41) where 8 r. we get ll. the total transmissionloss is given by* 'The general expression for the power system with t plants is expressedas The\.:..t.36) (7. From Eq. and cos Q2. = cos (a.z WGoshfDmS. P..(Moll6l cos a1 + Mpzllo2lcos oz)2a (Mrll6lstn Mr2lls2lsn oz)2 Expanding the simplifying the aboveequation.!l .l l v . and l1o.PczB. .. the units of B-coefficients in are in MW-I.42) It can be recognized as Pr=ftrB. * ... is the lagging phase angle of the load.37) (7.o: 8 'n. At this stage let us make certain simplifying assumptions outlined below: (1) All load currentshave the same phase angle with respectto a common refere{ce. tVr.J' vL Jl l vrl cosf" -&z- MK where Pot and Po.9(a)) have the samephase angle and so have Ioz and 1o [Fig. (7.lf voltagesare line to line kV with resistances ohms. where a. and Po.35).on) P'r 'nt"P' ' .:.38).on) lV* ilV. 7.37).l2 1cosffiLu' Pc^ Pcn cos(a.*3. Further.8.bove results can be extendedto the general case of ft plants with transrnishur loss expressedas k k P. respectively. rL Y Y R.d) = lloil l1i where {. will also be in in l s. Thesetwo assumptions lead us to the conclusion that Ip1 andI. cosQ. are the three-phase real power outputs of plants I and 2 at power factors of cos (t.9(b)].-r4r-lu|*ry ' L' 1yf 1*r6f T.r. (7. and lor. to (2) Ratio X/R is the same for all network branches.l2= Mzrrllorlz + tutf. with Po. = lstrp( Re p Substitutingfor llrl2 fromEq. :II. (7.* P'o4oo * zDpG^B^npGn m.. dritT + 4. applying the principle of superpositionthe currentin the line p can be expressed as where 1ot and Io2 are the currentssupplied by plants I and 2.R. Ict = llcrl lo.oz) (a1 + Now e. ff Ro is the resistanceof branchp.rMpzRp lVllv2lcos /. and yl and V2 are the bus voltages at the plants. (7'3s) . 7 The terms the same for all load currentsat all times. and lcz = 1162l lo2 .n:l .9(c). expressed MW. (7. =Df m:l n:l PG^B^. such that the current distribution factors Mr.l and llurl from Eq. F3' l v . respectiveiywith respect to the common reference. 7 P *' (7 Equation 3e) "T.rr l = = ' ? ' l $ l v tl c o s /. it is reasonable assumethat 0.7.::::. . fFig.'we obtain D- "- rLu|rn.40) o.zllczlz 2MolMrzllctl llGzlcos .fW t powerSygtem Modern Anatysis When both generators t and 2 are supplying current into the network as in Fig.PG. 1v31"*fr) p D2 r Gr *Wl.7 . Let. we can write llrl2 . - P3' M32RP tvzP("o. It can be written as VDil I (6t. Since { and divary only through a narrow range at various buses.38) T . l c o s Q -c o s Q - (7. is the phaseangleof the bus voltage and /. Bp and 82. and Mr. (7. are real rather than complex. To understandthe implication of this assumptionconsider the load current at the ith bus. l c o s Q * c o s Q .l' (cos )' 6 (7. and 02 are phaseanglesof 1"... M ' .no p Brz Bn = ffiDM"M"Ro lV. are called loss cofficients or B-cofficients.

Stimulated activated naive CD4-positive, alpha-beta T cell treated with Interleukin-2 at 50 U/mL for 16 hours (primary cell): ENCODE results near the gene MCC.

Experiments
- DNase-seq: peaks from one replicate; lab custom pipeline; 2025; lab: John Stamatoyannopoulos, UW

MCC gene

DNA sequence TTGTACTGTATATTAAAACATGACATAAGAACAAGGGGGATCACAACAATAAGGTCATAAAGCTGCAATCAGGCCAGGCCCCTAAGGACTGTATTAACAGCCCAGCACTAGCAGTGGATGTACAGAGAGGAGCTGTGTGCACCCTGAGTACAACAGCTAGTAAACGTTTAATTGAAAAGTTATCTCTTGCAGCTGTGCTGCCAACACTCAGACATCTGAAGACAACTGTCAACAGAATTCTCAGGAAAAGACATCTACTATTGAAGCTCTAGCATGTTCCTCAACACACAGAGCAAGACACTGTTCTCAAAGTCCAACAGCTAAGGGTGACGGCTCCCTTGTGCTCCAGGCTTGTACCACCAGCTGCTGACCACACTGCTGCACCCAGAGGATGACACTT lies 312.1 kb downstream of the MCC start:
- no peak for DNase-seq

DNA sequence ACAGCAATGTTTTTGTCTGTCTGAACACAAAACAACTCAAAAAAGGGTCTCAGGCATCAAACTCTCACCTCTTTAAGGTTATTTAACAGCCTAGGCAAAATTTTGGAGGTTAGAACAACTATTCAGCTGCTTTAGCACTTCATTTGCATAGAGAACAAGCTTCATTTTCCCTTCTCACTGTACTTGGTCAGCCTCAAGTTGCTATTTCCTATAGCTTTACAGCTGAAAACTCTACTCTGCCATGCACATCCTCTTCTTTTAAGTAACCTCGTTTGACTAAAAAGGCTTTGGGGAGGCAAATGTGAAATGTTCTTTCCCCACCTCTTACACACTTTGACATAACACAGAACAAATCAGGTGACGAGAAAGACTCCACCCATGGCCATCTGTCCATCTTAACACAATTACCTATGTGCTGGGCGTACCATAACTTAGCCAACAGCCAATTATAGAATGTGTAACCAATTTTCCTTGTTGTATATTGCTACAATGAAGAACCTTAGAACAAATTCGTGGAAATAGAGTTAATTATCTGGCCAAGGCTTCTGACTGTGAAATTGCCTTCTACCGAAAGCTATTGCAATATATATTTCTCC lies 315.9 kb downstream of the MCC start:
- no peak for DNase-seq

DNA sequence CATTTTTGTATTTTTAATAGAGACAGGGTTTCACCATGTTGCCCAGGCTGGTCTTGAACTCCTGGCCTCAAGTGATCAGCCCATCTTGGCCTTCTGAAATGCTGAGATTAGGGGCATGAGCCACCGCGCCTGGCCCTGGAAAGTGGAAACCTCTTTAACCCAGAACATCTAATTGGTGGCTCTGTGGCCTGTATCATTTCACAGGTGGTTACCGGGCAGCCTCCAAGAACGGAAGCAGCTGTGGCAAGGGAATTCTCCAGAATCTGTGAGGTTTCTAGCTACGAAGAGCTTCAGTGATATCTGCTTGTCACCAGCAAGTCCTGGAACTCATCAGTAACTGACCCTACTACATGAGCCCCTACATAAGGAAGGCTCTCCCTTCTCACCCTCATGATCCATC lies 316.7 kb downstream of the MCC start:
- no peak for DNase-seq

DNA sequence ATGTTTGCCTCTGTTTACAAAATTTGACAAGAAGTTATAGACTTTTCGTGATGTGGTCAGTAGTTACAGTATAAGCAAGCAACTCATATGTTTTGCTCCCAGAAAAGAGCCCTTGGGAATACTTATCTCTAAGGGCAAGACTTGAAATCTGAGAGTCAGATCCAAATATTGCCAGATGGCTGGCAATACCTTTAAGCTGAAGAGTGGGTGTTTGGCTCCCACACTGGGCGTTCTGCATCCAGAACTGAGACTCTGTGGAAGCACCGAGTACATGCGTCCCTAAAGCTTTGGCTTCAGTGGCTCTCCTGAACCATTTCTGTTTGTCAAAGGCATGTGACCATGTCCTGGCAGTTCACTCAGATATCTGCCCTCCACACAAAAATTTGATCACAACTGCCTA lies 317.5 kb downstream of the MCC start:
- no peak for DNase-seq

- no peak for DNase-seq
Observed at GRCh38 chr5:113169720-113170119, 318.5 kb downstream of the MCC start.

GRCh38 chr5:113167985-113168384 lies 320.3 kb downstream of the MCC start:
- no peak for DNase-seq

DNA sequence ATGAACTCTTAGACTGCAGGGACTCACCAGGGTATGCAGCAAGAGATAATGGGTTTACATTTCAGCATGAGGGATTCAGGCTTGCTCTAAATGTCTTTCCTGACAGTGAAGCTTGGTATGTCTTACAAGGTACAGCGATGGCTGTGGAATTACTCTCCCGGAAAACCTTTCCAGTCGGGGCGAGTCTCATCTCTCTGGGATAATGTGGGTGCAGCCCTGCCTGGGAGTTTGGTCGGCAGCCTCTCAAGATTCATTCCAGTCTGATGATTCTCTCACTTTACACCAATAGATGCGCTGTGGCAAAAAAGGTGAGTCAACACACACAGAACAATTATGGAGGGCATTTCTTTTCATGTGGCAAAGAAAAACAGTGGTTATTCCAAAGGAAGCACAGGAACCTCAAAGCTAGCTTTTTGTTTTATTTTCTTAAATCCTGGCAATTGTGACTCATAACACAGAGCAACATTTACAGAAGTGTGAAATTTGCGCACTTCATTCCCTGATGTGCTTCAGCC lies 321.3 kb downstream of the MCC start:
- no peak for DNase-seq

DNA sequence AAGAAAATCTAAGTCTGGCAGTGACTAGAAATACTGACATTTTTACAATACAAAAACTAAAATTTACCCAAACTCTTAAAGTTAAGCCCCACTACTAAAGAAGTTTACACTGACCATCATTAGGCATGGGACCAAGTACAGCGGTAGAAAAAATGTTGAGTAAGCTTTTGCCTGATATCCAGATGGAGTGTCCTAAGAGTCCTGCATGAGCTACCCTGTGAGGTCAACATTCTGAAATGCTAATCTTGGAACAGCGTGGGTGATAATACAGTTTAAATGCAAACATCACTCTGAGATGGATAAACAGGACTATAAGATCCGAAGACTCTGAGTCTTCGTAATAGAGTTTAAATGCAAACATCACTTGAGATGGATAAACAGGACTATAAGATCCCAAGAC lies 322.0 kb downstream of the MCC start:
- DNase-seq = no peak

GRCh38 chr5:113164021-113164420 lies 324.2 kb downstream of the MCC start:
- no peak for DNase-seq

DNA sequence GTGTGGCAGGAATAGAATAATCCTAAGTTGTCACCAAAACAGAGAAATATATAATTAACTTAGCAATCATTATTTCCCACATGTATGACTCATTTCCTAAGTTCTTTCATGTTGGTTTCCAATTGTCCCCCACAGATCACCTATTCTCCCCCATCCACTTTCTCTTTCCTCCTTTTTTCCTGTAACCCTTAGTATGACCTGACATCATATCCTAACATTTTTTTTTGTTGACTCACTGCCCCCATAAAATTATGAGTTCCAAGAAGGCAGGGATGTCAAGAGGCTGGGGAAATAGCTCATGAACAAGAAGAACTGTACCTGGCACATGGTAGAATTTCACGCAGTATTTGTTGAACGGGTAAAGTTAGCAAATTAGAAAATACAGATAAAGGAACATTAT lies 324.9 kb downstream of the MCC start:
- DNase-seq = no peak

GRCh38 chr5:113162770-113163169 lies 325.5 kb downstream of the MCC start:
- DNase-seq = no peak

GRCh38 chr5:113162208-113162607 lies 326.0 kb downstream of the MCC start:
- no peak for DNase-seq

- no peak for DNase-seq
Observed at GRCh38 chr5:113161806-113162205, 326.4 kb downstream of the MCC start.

3.2774..9 Pu Z..0l0o pu is shownon the diagram.05" + l4') = 0. 2 2 .6 .jO .7826 Since the sourcecurrentsare known. 6 . 6.but the simplicity of loss equationsis the chief advantageof the B-coefficients method.231 may be consulted./0P6i.bus voltagesand phase angles.04 pu M.2174.r ot = t an..Furthermore.015 + 70.9" pu The current phaseanglesat the plants are (1. + Id 4. l5 I" I. 2.jl.0 .06pu Id = 3. 6 9t : . the voltagesat the sourcebusescan be calculated. = 0."i0. i. Voltage magnitudes at all plants remain constant.066 16. 6_ jo.ot) = cos 0o = 1 more accuratemethodsand exactexpressionfor 0P.yields reasonablyaccurateresults. This is equivalent to assuming that the plant currents maintain constant phase angle with respectto the common reference.06+ jO.10 Samplesystem Example of 7.t+! . Mrz = 0. Major system changes require recalculation of the coefficients. by Lossesas a function of plant outputscan be expressed other methods*. The bus reference with a voltageof l.l4oi o2: t an. we have _ 3. There are two loads and a network of four branches.2174.o I ro"o r Fig.Ol + 70.7826 plants 1 and 2 connectedto buses 1 and Figure7.^O : .0.015 + 70.0 + (2 ..04pu Zo = 0. Mtr .70. *For Za = 0.9393 . power factor at each plant remains constant.The branch cunents and impedancesare: I.051 14.7 0 .=7 . The bus voltages at the plants are Vr = 1. with regard to the location of plants and building of new transmissionlines: Y lr" ----t'' lb-1 ' ' - b Refbus v =110"pu Y l.6 Solution As all load currentsmaintain a constantratio to the total current.OI + 70.i?ffil I .this considerationis equally important in future system planning and. g _ o. 4) ( 0. 5P u I u = 1 .j0. Ratio of reactive to real power. 2 1 7 4 ----j1. t 8z6 I. 4 P u Zo = 0.since sourcepower factors are assumed constant as per assumption3 above.Mrtz= 0. it is fortunate that treating BIn spite of the number of assumptions coefficients as constants.048+ jO.10 shows a systemhaving trrvo 2.However. Voltage phase angles at plant buses remain fixed.015+ 70. includingthosementioned The following assumptions if B-coefficients are to be treated as constantsas total load and load sharing plants vary. 6.06 pu Calculatethe loss formula coefficients of the systemin pu and in reciprocal mesawatfs if the hase is 100 MVA ^^^-D- The plant power factors are pfi = cos (6. 4.25Pu I o = 2 . Accounting for transmission losses results in considerable operating economy.05" pu Vz= 7 + ( 1.7826.e. Mrr = 0. All load currents maintain a constantratio to the total current.Mu = 0. Theseassumptions are: between 1. made.25 . 06) + = 1. 015 70.references 122.1s 4.j 0 .I725 = 1.6 Mor= L. 7.O9= 1. = Io. in particular.+ld rd r: .5) (0. in a practical size network a load flow study has to be made to find power factors at the buses.j0.l4o cos (or. Mnz = 0.06) = 1. 12= 16r Ir) .2= 0. when the coefficients are calculated for some average operating conditions.-# power nnatysis ruodern system r !nrr!-na! i i ffi i alreadyare necessary. respectively.